So environmentalists and lightbulb manufacturers worked together on the new standards. Green groups liked the energy savings. And companies like Philips liked the fact that they were well-positioned to capitalize on the newly created market for efficient bulbs.
What's the main argument for the law?
Proponents argue that the rules save energy and money — and that the newer bulbs are increasingly innovative and no longer give off the harsh light that used to be common with CFLs.
As noted above, the bulbs cost more upfront. The upside is that they're supposed to cut down on electricity bills over the longer term. The Department of Energy estimates that using a traditional incandescent bulb adds about $4.80 per year to the average electricity bill. But a CFL bulb adds just $1.20 per year and an LED bulb $1 per year. Add it up, and a typical household could save about $50 per year by replacing 15 old incandescent bulbs.
In theory, that could add up to major electricity savings. If LED bulbs became widespread, the Energy Department estimates, then by 2027 the country would save as much energy as that put out by 44 large power plants. That's an optimistic scenario, though.
Meanwhile, Time's Michael Grunwald has argued that the standards have "inspired a flurry of made-in-America innovation," as manufacturers tinker with new models and prices plummet. For instance: "Ohio-based Advanced Lighting Technologies is releasing the Vybrant 2x, a 21st century incandescent powered by nanotechnology. It lasts twice as long as an old-fashioned Edison bulb and uses 50% less energy."
What's the main argument against the law?
It's a restriction on consumer choice. By the numbers, at least, Americans still prefer the old-fashioned incandescents. In 2013, those old-fashioned bulbs were, by far, the most popular in the country:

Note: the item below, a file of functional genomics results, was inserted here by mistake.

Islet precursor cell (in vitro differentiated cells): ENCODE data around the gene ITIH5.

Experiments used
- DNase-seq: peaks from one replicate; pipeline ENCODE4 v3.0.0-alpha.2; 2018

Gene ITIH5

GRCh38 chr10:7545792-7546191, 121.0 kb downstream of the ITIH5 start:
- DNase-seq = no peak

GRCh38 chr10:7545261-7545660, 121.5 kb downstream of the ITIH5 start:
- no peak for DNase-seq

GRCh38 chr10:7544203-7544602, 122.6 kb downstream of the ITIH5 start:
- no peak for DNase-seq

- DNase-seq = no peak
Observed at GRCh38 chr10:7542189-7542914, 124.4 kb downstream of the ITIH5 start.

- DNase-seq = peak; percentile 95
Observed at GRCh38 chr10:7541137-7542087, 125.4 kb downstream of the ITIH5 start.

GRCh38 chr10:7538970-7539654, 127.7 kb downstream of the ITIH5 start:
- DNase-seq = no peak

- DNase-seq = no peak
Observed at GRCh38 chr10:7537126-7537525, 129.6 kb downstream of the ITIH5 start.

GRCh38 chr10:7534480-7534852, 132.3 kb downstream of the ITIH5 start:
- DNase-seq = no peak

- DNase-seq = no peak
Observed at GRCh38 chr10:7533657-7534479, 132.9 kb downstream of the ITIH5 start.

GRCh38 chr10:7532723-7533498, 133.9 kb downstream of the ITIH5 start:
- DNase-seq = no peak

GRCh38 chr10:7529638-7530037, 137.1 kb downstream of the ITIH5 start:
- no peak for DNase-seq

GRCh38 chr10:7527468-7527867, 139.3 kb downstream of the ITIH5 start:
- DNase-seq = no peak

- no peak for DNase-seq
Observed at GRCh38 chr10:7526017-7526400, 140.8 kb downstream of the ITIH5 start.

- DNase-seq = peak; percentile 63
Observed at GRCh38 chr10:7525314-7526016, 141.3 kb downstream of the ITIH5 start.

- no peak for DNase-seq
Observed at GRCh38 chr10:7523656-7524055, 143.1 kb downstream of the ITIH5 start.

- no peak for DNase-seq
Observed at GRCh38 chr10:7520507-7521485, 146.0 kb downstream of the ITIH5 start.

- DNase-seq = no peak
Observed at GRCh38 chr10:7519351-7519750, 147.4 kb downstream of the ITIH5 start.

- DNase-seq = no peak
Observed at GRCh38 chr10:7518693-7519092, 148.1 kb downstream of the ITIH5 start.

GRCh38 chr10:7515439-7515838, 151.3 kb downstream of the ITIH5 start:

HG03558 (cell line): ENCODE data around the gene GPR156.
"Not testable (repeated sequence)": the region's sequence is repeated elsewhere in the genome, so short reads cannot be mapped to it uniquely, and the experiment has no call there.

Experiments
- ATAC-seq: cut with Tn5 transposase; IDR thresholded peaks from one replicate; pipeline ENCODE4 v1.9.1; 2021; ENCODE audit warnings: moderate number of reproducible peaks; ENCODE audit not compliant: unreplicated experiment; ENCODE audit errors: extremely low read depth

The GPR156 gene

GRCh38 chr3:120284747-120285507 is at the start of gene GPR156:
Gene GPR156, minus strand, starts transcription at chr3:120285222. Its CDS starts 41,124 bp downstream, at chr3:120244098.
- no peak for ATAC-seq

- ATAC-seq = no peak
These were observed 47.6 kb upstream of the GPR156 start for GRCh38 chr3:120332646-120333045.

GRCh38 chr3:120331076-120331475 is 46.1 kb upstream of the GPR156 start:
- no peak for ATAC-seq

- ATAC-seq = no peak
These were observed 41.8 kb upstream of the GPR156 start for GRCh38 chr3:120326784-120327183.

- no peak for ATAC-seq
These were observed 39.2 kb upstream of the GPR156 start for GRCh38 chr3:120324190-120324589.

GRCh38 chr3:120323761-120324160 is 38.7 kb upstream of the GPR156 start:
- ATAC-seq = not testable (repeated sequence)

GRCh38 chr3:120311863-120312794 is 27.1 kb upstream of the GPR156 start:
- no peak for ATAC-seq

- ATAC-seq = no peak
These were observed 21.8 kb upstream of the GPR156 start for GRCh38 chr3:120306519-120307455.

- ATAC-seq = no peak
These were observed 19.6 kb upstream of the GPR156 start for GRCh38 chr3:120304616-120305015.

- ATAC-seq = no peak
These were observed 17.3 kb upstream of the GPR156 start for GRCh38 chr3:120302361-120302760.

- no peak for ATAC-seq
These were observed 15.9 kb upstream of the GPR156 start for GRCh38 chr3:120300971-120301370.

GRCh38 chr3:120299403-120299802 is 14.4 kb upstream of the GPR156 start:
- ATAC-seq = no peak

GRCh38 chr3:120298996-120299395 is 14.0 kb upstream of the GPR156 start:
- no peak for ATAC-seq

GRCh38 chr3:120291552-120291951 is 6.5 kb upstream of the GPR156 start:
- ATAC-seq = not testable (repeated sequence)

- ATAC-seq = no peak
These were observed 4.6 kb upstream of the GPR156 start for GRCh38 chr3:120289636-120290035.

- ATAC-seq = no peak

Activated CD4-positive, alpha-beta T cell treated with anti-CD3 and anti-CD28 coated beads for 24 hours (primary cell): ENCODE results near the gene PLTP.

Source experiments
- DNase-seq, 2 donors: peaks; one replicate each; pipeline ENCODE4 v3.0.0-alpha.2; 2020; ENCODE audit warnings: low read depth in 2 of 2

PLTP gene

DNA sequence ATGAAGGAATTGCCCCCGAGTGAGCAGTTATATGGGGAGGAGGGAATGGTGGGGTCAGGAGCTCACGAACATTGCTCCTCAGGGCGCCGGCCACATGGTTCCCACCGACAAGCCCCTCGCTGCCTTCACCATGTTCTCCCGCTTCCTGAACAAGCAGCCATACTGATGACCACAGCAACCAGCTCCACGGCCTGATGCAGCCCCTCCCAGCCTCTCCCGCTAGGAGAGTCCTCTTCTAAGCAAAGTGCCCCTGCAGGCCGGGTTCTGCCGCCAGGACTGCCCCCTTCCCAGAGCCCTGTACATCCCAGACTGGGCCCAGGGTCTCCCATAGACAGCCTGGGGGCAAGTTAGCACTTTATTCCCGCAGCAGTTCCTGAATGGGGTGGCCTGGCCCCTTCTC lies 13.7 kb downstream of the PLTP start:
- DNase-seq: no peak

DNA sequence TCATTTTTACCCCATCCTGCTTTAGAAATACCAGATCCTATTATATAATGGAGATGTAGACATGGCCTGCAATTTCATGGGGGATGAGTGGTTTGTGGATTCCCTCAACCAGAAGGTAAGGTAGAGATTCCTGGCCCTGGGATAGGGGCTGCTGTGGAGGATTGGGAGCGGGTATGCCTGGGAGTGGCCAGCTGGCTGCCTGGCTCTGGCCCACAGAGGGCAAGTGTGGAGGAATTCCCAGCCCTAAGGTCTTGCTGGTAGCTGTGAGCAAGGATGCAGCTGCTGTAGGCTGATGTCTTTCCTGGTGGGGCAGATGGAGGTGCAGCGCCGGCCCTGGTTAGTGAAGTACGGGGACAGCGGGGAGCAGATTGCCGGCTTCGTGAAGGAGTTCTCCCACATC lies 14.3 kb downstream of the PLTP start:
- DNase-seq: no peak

Over at Reason, Shawn Regan lists a number of other common complaints with the newer bulbs: "They are often slow to respond, sensitive to high temperatures, and can cast a harsh and unattractive tone. CFLs also contain a small amount of mercury, which requires extensive and careful cleanup when a bulb breaks."
That's why many Republicans still support repealing the regulations. "If the new energy-efficient light bulbs save money, and if they’re better for the environment, we should trust our constituents to make the choice on their own move toward these bulbs,” said Rep. Michael Burgess (R-Texas) last year. “Let the market decide.”
So what did Congress just do?
Tucked inside the $1.012 trillion spending bill that Congress is considering, there's a provision that would bar funding for enforcement of the new lightbulb standards. (It's the same bill that Burgess was pushing last summer and which he added to a 2011 budget bil.) That means the Energy Department can't spend any money to prohibit the manufacture or import of old bulbs.
Will this enforcement provision make any difference?
In some ways, no. All of the big manufacturers — General Electric, Philips, Sylvania — have been working for years to comply with the new standards, churning out new CFLs and halogens and LEDs. They're not expected to change course now.
But some stores could, in theory, try to sell the older incandescents if they can get their hands on them. Opponents of the enforcement provision have worried that foreign companies will do exactly that. "Given that American manufacturers have committed to following the law regardless of whether or not it is enforced," said Rep. Marcy Kaptur (D-Ohio) last year, "the only benefit of this ill-informed rider is to allow foreign manufacturers —who may not feel a similar obligation—to import noncompliant light bulbs that will not only harm the investments made by U.S. companies, but place at risk the U.S. manufacturing jobs associated with making compliant bulbs."
Whether that happens or not remains to be seen. It's still illegal to make or import old lightbulbs. The rider just makes it a little easier to get away with it in practice.